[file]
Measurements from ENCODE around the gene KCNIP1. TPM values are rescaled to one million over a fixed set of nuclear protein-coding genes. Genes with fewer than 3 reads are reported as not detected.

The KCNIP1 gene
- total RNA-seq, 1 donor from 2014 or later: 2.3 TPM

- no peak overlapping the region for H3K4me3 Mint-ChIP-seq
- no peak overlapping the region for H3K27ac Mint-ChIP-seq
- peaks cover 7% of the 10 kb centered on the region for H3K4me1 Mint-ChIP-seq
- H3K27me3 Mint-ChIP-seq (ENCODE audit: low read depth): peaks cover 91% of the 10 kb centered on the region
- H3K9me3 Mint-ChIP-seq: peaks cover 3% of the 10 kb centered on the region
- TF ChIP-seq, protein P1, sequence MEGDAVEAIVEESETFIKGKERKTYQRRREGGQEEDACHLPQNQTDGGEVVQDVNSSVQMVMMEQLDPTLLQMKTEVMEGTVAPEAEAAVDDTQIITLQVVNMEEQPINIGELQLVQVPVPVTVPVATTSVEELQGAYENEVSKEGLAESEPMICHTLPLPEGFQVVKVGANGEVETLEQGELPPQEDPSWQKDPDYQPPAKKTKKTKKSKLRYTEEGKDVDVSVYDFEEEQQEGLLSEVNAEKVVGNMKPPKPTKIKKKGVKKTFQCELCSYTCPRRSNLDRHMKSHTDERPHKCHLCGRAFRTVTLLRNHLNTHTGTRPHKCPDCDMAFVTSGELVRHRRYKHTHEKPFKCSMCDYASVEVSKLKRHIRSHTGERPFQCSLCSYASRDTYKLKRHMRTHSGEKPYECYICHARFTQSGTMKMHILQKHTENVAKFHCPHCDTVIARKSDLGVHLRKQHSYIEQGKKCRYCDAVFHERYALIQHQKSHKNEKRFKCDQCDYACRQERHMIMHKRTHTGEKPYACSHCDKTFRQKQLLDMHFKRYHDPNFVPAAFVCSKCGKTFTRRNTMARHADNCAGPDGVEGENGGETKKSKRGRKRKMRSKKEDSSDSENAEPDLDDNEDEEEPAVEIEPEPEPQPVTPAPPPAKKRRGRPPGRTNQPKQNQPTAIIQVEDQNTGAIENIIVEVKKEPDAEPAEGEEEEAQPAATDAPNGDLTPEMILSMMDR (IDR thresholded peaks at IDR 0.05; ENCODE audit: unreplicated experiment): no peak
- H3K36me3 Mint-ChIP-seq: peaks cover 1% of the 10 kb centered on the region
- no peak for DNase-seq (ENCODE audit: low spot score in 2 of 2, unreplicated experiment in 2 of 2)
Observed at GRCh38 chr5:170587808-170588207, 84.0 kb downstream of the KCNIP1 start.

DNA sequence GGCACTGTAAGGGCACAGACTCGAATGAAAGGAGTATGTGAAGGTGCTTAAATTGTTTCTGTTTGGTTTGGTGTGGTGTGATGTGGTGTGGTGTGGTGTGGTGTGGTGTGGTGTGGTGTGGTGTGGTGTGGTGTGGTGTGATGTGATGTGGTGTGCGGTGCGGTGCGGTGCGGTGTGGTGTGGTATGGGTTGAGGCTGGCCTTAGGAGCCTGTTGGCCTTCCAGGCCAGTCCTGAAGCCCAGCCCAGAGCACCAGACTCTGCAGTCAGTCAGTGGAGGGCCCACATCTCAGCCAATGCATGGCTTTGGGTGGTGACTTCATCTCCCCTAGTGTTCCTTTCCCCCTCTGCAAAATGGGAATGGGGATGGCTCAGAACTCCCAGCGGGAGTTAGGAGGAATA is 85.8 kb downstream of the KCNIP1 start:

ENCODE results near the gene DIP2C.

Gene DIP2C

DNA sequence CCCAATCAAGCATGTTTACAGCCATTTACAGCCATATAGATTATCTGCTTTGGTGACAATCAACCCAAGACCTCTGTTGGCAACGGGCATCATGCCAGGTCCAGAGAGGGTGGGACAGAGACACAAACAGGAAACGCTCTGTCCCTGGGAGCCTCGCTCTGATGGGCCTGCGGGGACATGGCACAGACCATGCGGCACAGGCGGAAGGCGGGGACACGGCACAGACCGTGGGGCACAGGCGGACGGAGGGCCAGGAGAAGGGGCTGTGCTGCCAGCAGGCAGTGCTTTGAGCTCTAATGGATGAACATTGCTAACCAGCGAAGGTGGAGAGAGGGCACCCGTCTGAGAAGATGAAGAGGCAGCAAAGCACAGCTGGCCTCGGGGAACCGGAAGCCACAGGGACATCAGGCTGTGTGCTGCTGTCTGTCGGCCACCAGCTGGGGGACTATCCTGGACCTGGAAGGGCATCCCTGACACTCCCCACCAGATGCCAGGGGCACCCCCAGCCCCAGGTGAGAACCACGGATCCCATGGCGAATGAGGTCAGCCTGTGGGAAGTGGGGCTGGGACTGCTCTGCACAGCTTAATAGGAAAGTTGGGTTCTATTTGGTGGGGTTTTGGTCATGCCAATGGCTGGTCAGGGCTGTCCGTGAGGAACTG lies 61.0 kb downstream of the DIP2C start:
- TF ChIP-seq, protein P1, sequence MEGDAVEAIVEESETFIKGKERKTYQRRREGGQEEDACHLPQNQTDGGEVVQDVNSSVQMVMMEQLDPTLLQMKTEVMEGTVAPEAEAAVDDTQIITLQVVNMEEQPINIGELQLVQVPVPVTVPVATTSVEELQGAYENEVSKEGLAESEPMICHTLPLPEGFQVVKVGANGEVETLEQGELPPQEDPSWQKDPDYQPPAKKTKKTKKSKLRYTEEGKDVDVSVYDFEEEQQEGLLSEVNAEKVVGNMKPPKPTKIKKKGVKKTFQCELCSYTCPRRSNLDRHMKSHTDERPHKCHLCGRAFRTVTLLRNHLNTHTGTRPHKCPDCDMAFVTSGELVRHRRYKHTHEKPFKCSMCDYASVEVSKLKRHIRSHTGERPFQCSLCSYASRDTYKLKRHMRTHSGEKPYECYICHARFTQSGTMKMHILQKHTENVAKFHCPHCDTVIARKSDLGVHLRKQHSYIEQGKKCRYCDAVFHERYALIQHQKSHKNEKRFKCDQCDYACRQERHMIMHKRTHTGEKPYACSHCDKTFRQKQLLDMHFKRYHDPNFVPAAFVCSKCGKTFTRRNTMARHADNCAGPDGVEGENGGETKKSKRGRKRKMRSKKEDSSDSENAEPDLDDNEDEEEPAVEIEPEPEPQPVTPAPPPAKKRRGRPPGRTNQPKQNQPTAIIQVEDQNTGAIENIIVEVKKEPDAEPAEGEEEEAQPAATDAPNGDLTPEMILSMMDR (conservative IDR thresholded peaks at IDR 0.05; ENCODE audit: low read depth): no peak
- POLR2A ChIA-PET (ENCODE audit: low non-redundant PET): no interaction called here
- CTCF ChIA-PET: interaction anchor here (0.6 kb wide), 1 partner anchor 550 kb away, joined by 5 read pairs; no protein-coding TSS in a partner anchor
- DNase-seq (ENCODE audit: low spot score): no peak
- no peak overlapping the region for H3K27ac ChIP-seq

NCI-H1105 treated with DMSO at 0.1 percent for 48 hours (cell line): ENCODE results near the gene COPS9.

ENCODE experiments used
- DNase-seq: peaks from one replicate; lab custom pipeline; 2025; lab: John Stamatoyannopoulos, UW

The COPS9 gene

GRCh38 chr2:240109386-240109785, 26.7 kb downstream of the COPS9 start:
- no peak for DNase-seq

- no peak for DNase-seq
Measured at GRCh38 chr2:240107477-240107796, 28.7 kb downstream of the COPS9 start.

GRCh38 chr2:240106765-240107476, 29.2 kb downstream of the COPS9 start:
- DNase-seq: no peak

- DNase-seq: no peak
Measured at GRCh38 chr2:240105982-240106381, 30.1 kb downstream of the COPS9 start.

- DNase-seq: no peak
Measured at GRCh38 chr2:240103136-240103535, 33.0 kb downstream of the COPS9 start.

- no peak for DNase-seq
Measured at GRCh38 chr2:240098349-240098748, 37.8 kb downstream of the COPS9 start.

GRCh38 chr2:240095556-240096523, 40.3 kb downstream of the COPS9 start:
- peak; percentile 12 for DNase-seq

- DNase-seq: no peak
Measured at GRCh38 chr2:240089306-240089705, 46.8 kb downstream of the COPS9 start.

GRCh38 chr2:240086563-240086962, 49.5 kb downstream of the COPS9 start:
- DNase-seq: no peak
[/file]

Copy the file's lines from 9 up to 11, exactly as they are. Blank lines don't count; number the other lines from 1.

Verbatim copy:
- TF ChIP-seq, protein P1, sequence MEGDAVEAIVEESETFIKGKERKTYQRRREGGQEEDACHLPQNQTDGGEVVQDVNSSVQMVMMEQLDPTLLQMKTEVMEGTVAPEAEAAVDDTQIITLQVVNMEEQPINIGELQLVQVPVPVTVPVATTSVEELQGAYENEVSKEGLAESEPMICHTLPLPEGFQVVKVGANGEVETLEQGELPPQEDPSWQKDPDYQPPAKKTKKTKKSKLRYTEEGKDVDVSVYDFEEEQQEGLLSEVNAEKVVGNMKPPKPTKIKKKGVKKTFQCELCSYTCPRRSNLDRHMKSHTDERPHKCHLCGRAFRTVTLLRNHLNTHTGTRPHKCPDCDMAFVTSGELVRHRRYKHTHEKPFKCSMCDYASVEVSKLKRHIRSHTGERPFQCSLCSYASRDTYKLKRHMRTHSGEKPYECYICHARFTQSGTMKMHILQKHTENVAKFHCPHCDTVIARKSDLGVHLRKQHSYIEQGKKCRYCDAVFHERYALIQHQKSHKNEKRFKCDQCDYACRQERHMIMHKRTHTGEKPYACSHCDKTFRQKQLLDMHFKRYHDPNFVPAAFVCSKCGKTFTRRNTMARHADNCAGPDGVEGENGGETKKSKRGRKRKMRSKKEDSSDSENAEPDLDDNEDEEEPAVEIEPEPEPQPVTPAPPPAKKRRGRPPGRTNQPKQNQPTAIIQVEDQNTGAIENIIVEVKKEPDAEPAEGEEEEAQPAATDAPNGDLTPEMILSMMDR (IDR thresholded peaks at IDR 0.05; ENCODE audit: unreplicated experiment): no peak
- H3K36me3 Mint-ChIP-seq: peaks cover 1% of the 10 kb centered on the region
- no peak for DNase-seq (ENCODE audit: low spot score in 2 of 2, unreplicated experiment in 2 of 2)